Topic-based authoring

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In technical communication, topic-based authoring is a modular approach to content creation where content is structured around topics that can be mixed and reused in different contexts. It is defined in contrast with book-oriented or narrative content, written in the linear structure of written books.[1]

Topic-based authoring is popular in the technical publications and documentation arenas, as it is especially suitable for technical documentation. Tools supporting this approach typically store content in XHTML or other XML formats and support content reuse, management, and the dynamic assembly of personalized information.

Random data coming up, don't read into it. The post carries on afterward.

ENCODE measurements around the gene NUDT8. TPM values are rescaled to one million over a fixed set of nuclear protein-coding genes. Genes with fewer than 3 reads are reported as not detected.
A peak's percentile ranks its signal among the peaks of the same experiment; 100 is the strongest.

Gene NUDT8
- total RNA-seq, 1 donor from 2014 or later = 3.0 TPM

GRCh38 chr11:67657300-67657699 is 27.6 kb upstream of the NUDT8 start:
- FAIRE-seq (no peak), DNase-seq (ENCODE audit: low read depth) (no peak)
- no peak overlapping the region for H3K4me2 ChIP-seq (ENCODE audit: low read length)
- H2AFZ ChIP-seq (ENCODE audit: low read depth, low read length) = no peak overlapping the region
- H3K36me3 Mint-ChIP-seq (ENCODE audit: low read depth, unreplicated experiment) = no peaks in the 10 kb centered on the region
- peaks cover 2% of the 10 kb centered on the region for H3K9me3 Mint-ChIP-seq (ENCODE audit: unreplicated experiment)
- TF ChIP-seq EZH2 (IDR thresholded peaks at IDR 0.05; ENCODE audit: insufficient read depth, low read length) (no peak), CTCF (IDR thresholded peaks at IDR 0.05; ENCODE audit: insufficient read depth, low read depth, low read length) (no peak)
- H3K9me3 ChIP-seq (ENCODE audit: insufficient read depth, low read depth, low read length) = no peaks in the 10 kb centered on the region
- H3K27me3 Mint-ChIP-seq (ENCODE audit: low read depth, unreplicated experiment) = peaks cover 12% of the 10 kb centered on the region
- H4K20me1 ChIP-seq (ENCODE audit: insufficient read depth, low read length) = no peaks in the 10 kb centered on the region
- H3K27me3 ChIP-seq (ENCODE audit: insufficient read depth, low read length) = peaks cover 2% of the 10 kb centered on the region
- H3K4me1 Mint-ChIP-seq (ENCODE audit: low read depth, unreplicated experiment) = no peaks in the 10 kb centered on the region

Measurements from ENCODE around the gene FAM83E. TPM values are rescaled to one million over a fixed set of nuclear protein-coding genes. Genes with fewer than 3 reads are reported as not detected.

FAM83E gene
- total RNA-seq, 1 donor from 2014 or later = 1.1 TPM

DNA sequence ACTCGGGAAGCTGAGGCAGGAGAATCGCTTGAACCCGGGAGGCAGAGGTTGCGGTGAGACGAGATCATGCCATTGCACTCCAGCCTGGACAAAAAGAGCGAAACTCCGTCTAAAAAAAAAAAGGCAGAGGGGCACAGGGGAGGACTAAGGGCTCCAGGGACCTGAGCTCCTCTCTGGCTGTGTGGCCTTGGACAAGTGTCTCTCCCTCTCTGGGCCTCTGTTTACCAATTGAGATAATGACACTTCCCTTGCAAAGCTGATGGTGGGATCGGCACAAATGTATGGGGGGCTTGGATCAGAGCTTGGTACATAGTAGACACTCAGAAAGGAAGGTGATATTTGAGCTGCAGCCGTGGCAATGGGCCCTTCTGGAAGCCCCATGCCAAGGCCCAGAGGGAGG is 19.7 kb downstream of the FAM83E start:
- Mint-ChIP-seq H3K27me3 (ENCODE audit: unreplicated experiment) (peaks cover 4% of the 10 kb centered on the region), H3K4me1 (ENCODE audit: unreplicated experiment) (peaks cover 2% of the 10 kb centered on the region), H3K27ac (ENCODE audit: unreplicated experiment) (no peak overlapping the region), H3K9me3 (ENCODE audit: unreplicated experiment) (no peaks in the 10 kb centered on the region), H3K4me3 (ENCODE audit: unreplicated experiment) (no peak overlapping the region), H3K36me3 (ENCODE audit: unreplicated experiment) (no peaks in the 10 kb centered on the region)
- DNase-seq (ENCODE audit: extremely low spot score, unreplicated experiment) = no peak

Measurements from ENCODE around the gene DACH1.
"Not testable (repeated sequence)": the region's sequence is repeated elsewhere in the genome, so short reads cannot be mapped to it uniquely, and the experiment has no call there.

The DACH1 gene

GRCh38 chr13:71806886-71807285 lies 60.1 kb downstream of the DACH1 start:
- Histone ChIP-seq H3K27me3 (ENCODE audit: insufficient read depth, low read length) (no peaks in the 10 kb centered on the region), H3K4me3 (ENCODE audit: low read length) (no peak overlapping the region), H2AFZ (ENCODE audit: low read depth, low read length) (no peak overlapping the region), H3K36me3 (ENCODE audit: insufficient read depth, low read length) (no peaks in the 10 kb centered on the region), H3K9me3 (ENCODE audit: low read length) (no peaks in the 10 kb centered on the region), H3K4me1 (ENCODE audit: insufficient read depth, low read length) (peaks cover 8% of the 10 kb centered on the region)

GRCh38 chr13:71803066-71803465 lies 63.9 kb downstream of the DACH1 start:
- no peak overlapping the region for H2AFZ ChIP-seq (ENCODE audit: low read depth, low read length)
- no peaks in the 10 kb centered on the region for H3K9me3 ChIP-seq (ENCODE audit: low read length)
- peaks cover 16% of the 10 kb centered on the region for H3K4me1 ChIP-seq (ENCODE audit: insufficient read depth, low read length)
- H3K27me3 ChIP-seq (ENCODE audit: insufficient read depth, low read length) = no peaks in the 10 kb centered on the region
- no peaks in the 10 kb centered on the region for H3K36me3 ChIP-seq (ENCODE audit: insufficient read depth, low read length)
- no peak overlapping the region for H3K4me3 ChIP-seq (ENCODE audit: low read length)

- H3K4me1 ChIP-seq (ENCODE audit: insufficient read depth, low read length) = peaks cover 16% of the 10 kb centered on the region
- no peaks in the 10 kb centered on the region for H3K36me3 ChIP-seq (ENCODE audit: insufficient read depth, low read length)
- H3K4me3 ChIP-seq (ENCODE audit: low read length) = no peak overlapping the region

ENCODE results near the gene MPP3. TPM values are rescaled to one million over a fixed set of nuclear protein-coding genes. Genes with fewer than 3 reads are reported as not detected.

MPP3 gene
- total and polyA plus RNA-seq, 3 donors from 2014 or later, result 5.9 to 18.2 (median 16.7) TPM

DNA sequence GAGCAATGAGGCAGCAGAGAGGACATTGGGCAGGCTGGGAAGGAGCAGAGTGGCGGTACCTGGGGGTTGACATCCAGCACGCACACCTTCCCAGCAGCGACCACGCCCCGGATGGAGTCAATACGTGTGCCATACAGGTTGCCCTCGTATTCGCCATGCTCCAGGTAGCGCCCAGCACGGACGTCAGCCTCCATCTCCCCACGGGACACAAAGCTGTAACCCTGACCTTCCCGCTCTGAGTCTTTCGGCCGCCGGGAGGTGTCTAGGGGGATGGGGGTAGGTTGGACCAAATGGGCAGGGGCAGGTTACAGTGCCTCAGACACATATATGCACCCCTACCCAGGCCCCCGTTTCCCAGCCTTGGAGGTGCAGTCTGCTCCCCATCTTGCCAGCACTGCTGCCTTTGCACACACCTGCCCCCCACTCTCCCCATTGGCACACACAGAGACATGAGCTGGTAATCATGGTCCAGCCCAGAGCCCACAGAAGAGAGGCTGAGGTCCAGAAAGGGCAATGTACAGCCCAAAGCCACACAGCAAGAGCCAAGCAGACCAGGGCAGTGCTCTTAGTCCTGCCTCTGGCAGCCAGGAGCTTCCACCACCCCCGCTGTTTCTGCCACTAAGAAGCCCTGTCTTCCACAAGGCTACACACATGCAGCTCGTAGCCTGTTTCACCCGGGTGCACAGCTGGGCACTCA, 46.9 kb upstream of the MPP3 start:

A topic is a discrete piece of content that is about a specific subject, has an identifiable purpose, and does not require external context to understand. Topics can, when written to be independent of one another, be reused in wherever needed.

The Darwin Information Typing Architecture is a standard designed to help authors create topic-based structured content. The standard is managed by the Organization for the Advancement of Structured Information Standards DITA Technical Committee.

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References[edit]

  1. ^ Norman Walsh (5 February 2007). "Topic-oriented authoring". norman.walsh.name. Retrieved 21 June 2012.

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